Each character in SSSS Gridman is not developed too deeply, but enough to show their maturity. Sho Utsumi, one of the Gridman Alliance trio, is a nerd who is a huge fan of the Ultra series, but often overreacts and overthinks (quite literally me, except I’ve only seen two Ultraman series). Ironically, Utsumi has a crush on Akane, the enemy of the Gridman Alliance, and sometimes covers for her, (unfortunately, the thwart in this relationship is not much developed). The eighth episode marks his coming of age, as Utsumi and Rikka’s friendship goes through an upswing, and ends with him apologizing and making up with Rikka. As a result of that growth, Utsumi is mature enough to give up his deepest wish: to have a kaiju loving friend as beautiful and as Akane, to return to his true friends when stuck in his dream in the ninth episode.

Takarada Rikka is a mature and reserved young lady who can be a little irritable and aloof at times, but otherwise she is a kind, friendly and empathetic person who cares about her friends: she helped Yuta who has amnesia and grieved the deaths of Tonkawa and the others despite knowing almost nothing about them. She also offers to help complete strangers like Anti and has a carefree side to skipping school without bothering to tell her friends. For Rikka, the person she cares about the most is probably Akane, her best friend. Because of that, Rikka fell into a state of denial when she learned that the emotion was programmed by Akane when creating her. But in the end, the bond with Yuuta and Utsumi defeats Rikka’s negative feelings, and proves that true friendship can also overcome what God has arranged.
Yuuta Hibiki, in contrast to his two friends, is a rather “cardboard” character with almost no personality and no character development at all. Reticent, shy but still willing to sacrifice himself for friends and the city are Yuuta’s only characteristics throughout the series. The fact that Trigger reveals that throughout the series it’s not Yuuta but Gridman controlling his body doesn’t change the fact that this is a rather boring protagonist.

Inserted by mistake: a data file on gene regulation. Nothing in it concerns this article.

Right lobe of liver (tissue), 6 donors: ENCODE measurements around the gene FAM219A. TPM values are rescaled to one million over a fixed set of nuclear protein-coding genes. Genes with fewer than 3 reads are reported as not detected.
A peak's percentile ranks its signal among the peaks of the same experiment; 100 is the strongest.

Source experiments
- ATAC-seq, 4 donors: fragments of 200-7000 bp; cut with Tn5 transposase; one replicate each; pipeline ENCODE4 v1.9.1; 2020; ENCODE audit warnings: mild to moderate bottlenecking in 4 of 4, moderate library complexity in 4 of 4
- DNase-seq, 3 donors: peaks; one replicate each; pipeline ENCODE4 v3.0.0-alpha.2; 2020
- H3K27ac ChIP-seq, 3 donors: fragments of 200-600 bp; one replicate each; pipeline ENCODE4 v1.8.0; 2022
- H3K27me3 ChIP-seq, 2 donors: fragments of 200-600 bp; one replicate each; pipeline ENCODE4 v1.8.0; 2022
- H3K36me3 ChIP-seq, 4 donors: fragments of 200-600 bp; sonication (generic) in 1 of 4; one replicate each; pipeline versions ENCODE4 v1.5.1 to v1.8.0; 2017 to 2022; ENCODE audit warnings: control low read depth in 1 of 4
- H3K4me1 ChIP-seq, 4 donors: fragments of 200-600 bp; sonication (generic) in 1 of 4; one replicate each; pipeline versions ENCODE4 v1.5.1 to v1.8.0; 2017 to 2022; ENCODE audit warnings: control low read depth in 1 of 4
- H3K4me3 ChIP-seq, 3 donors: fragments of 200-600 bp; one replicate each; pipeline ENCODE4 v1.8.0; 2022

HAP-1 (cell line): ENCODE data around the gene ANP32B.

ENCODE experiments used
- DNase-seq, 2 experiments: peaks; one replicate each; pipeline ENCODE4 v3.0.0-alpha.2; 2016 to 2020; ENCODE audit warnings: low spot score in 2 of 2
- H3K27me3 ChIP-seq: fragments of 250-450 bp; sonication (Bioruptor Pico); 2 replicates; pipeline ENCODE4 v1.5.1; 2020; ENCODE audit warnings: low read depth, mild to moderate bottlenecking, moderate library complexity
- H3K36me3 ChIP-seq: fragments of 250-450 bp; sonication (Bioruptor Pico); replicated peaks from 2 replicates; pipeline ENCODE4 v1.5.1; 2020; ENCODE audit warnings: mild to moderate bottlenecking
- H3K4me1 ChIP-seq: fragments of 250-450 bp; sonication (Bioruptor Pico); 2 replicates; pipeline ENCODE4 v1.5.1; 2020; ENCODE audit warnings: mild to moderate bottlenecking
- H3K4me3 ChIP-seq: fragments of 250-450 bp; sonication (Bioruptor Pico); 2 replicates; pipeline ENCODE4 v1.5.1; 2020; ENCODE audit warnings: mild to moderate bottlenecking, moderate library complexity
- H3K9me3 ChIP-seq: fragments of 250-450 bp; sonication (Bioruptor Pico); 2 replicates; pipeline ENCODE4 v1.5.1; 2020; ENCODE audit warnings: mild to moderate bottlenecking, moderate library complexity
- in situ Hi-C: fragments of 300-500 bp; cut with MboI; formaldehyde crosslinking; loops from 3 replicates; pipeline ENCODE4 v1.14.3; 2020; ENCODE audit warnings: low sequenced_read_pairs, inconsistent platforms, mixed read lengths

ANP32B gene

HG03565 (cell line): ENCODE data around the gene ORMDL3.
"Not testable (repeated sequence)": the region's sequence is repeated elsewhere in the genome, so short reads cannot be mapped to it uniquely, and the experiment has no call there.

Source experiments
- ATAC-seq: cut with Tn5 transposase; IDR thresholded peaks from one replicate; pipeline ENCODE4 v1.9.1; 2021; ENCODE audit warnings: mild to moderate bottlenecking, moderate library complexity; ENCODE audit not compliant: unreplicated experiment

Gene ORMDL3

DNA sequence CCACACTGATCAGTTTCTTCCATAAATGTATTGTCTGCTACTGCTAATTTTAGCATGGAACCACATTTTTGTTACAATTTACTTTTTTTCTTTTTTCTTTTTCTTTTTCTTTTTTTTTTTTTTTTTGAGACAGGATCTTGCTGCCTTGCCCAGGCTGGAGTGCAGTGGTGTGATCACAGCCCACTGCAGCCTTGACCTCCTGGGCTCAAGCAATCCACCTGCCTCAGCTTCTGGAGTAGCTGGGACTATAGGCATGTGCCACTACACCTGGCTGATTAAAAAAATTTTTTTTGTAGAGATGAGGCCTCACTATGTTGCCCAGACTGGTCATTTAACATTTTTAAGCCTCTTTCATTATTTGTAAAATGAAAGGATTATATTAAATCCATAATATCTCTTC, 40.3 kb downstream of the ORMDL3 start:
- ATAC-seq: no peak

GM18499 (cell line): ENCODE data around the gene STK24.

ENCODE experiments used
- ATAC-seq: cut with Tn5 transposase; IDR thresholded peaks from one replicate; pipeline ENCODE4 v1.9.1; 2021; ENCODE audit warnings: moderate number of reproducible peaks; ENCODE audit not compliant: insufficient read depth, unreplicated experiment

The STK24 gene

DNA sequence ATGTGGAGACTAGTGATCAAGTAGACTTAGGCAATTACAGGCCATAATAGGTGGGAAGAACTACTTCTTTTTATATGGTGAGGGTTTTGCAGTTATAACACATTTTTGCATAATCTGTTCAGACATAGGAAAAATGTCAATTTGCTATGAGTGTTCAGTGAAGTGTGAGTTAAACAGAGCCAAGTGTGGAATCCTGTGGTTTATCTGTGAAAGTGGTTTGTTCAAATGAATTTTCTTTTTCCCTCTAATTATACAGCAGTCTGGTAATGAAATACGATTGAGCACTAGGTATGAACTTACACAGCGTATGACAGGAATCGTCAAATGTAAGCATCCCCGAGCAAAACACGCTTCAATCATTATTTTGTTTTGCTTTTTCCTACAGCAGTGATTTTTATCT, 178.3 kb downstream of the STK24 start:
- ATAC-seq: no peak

In contrast to Yuta, Shinjo Akane is the focus of the anime and the psychology of this character is exploited the most. Through what happened to Akane during the movie and the MV of “Union”, it can be seen that Shinjo Akane in real life is a nerdy girl without much beauty, extremely lonely due to being shunned by her friends, and that loneliness has made her self-deprecating, sensitive and closed herself to everyone around her. The culmination of her self-isolation is Akane building her own perfect city with her mind, to escape reality. However, becoming a god loved by everyone makes Akane’s psychological problems worse than before. She has had violent (breaking things when things don’t go her way, throwing phones at Anti’s face), manipulative and even psychopathic tendencies by creating kaiju to kill people for petty reasons.

Throughout SSSS Gridman, Akane’s mind deteriorated even further. Although she has programmed everyone around her to love her unconditionally, Akane still feels lonely because those feelings are just fake. In addition, the interference of the Gridman Alliance made things in the very world she created not go her way, and that greatly frustrated Akane. The more Yuta, Utsumi, and Rikka win, the more depressed she becomes, most evident in the contrast in episode 8 – when everyone is having fun at the school festival, Akane lies motionless alone in her room. As a last effort before falling into despair, Akane tries to trap her three most special friends in a dream world, but it backfires when they get out. Her mind was completely broken after it. Her insanity and desire for self-destruction overwhelms her in episode 10, materialized through the kaiju Nanashi. And in the end, Akane herself became a kaiju named Zegga – a monster materializing from her regrets.